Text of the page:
Emily Hauser’s conclusion on the new Israeli government:

Overall, this strikes me as a marriage of convenience between two men who will eventually tear each other apart. [Prime Minister Netanyahu and Opposition Leader Mofaz] both needed a crutch, and when one of them doesn’t need a crutch anymore? It’ll all come crashing down.

At any rate, regular elections are scheduled for October 2013.

Israeli governments so rarely manage to get through an entire four year term that it’s easy to forget that terms actually exist. But they do, and this one is nearly 3/4 done. Whatever these power-grasping politicians manage to do together, it will be with a very keen eye toward grasping yet more power — likely from each other — in another 16 months.

I don’t agree with some of the comments I’ve read to the extent that this is some way of skirting democracy–this standard policy in parliamentary systems. Of course, I don’t really think the plurality that voted for Kadima wanted to ultimately see their party join up with Netanyahu at all.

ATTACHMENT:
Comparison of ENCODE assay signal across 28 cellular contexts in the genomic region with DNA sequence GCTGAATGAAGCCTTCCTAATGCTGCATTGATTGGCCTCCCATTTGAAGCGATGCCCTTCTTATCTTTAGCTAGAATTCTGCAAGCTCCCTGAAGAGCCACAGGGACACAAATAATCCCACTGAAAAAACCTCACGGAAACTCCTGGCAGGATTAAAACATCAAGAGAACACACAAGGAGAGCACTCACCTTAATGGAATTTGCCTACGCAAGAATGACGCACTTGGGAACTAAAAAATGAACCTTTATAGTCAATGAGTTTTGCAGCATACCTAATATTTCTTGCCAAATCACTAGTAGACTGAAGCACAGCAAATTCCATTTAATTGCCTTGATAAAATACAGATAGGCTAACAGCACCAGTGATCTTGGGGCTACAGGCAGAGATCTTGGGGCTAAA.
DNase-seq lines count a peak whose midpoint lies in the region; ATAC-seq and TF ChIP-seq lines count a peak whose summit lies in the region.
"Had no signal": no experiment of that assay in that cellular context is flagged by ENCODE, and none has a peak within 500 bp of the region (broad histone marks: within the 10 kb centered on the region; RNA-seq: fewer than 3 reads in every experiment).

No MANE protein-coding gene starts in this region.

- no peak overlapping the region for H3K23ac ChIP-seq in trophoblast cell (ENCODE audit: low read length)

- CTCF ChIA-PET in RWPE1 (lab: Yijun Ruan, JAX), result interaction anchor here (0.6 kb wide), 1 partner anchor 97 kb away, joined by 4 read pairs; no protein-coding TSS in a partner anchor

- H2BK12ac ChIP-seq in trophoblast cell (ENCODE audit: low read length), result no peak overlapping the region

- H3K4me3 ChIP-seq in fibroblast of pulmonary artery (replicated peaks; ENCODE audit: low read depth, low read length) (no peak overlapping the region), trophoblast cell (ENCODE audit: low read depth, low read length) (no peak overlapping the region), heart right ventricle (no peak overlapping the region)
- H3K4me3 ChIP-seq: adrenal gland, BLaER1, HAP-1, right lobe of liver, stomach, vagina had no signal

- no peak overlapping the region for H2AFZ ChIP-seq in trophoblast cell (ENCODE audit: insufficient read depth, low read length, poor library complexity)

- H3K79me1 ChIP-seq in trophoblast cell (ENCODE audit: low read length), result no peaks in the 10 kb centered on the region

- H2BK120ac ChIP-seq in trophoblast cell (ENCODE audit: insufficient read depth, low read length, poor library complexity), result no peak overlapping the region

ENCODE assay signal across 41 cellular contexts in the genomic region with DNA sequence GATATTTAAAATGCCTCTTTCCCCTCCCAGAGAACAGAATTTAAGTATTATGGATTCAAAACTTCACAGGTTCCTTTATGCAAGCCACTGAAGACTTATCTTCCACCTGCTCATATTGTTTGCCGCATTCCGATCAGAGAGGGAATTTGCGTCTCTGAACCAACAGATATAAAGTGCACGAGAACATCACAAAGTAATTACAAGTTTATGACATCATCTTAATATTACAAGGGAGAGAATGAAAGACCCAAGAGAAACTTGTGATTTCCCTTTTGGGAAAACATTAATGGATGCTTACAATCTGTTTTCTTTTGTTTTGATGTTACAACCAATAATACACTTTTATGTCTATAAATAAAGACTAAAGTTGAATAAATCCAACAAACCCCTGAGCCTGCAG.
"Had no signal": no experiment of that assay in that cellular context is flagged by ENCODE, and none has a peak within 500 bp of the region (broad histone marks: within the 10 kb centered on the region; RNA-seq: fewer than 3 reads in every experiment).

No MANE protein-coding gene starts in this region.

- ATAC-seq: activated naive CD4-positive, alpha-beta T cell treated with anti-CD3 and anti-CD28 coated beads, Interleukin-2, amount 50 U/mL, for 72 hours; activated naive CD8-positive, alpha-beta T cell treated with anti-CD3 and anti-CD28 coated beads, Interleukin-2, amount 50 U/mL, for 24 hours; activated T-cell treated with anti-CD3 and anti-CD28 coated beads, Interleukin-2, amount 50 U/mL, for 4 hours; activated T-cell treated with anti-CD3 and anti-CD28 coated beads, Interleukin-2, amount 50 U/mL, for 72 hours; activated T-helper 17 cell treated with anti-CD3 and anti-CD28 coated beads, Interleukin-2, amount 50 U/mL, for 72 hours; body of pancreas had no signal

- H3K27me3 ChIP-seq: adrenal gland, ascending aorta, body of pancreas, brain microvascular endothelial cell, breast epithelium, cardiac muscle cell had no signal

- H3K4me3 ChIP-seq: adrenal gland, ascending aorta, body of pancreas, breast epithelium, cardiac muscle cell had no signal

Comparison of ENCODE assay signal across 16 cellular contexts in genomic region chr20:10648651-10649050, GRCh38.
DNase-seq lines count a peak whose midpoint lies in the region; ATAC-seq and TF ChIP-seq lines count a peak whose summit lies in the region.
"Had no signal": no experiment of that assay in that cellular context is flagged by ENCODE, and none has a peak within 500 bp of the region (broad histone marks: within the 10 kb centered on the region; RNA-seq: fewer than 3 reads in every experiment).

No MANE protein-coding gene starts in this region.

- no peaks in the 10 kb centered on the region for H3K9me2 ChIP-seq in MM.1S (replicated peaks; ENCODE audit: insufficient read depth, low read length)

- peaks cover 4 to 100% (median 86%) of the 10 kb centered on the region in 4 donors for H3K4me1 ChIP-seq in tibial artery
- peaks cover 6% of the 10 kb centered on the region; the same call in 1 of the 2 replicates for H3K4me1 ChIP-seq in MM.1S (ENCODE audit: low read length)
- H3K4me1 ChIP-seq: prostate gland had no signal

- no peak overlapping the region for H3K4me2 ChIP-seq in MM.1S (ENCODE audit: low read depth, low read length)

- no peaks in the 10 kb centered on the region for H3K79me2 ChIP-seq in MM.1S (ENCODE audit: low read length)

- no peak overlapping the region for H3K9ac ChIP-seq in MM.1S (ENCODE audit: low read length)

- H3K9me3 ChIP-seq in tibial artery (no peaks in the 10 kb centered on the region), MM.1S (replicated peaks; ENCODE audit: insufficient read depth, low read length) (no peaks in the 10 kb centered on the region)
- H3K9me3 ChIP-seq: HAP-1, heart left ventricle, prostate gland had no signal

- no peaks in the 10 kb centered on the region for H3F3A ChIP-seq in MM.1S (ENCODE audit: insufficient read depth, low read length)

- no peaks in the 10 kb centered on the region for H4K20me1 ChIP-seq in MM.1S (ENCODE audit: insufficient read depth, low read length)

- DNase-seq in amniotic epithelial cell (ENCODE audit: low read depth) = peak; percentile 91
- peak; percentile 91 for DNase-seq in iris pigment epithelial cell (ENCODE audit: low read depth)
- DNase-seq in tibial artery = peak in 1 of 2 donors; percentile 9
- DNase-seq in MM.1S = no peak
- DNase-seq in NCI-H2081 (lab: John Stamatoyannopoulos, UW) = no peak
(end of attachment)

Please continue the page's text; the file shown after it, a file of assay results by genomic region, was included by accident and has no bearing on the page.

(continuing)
Really, this strikes me as fairly shrug-worthy. The longer Netanyahu stays in office, the bigger the chance he dynamites himself and his party, just like he did in the ’90s. He’s fairly good at leveraging disparate fears into getting an unpopular agenda passed–his close alignment with Republicans over the years has clearly taught him a few things there–but he’s essentially a fraud and time will out that. It took a while for people to figure out that Dubya didn’t have what it took to govern the country well, and Netanyahu is so much like Dubya so as to make no difference.

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